Just like there’s sexism, racism, cisgenderism, anti-Semitism or ethnocentrism, there’s ableism.

Ableism is a newer term that signifies discrimination against people with disabilities.

No one should feel less than for being who they are. No form of discrimination is OK. However, in any case, discrimination can be accidental or well-intentioned, but also from a place of hatred or misunderstanding.

I can write about ableism from my experience, but what I feel might be different from someone else who has a disability. Some people even prefer not to use the word disability.

It’s about identity and experience, but it’s more than that, too. It’s something that is omnipresent, even though you might not realize it.

It can be the way a building is created, how transportation runs, how the media tells stories, stereotypes or even pity.

It can be inherent in jobs themselves and show in vocabulary or handicaps in an environment.

A disability can be apparent or not show at all. On the Regional Transit System buses on campus, front seats are reserved for the elderly or those with disabilities. However, not all disabilities show.

I don’t wear a sticker on my head that says “Disabled, I could use a seat.”

Sometimes, I feel obligated to be OK, to not be sick.

There are buildings or spaces at UF that offer assistance to the disabled but actually do the opposite. It can be a broken elevator, an uneven sidewalk for people who need to use a wheelchair or it can be in the way classrooms are set up.

For me, it can be distrust in the faces of professors when I say I’m sick or my own pressure on myself, possibly because of the way society is set up: not wanting to feel called out, different or a burden. Sometimes, I won’t use an accommodation because of guilt.

People are not their difference. They are not victims or labels. In my case, I am not a ulcerative colitis student. I’m a student who happens to have colitis, along with other new diagnoses I’m working through.

And just because someone has the same diagnosis does not necessarily mean they identify as disabled or want pity or help.

How I live my day is my normal, but there are obstacles. It can be in the classroom, my dorm or just in my different capabilities.

I’ve lived as “abled” and “disabled” since I got sick with a chronic illness around the age of 12. I can see and feel the differences in my day-to-day life.
In the past, I’ve had teachers essentially blackmail me out of using my aids.

For instance, I need access to the bathroom, but one teacher would give a grade based on if you left the classroom. Others would say, “Are you sure you need this?” This meaning a certain accommodation.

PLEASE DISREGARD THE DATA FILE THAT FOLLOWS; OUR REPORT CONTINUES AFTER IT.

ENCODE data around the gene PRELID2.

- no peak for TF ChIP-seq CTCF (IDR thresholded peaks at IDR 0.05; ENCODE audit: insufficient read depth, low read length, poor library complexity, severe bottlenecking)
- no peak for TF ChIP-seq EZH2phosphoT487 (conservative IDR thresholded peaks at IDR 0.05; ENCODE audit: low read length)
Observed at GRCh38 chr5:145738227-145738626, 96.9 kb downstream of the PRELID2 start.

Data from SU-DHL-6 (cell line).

It can be saying “I’m sorry” for someone existing as they are with a disability. Even doctors have told me sorry. Sorry for being sick, for being who I am. I personally understand, but it can be hurtful to some people. What’s most hurtful for me is misunderstanding, even from those in the medical field.

I sometimes wish I never had to deal with the diagnoses I have and could wake up not in pain every morning. But, I think things happen for a reason, and sometimes a sorry can be just what someone needs: sorry that they have to go through a biased world or that they have to live with pain.

Again, it all depends on the person and what terms or treatment they prefer.
I don’t want pity or special applause for doing the same things as everyone else.

I hope the takeaway of this is that disability isn’t just a wheelchair. It can be mental illness, a learning disability, a physical illness, being blind or deaf and even more. Ableism is pervasive.

But, like I said in my last column, inclusion and diversity are more than a check mark.

It’s about making sure people are heard and that needs are met with proper accommodations.

It goes beyond a sign or awareness. No one should be called out or treated differently because they have different needs or because their needs must be met in a different way.

If you are interested in learning more, the Anti-Defamation League offers some guidelines relating to disability and defines certain terms.

I think the world needs more understanding in daily life, school, work, public spaces, the way stories are told and even in the way some doctors do their jobs.

In my writing, I hope to be a part of this change.

Sophie Feinberg is a UF journalism junior. Her column comes out Tuesday and Thursday.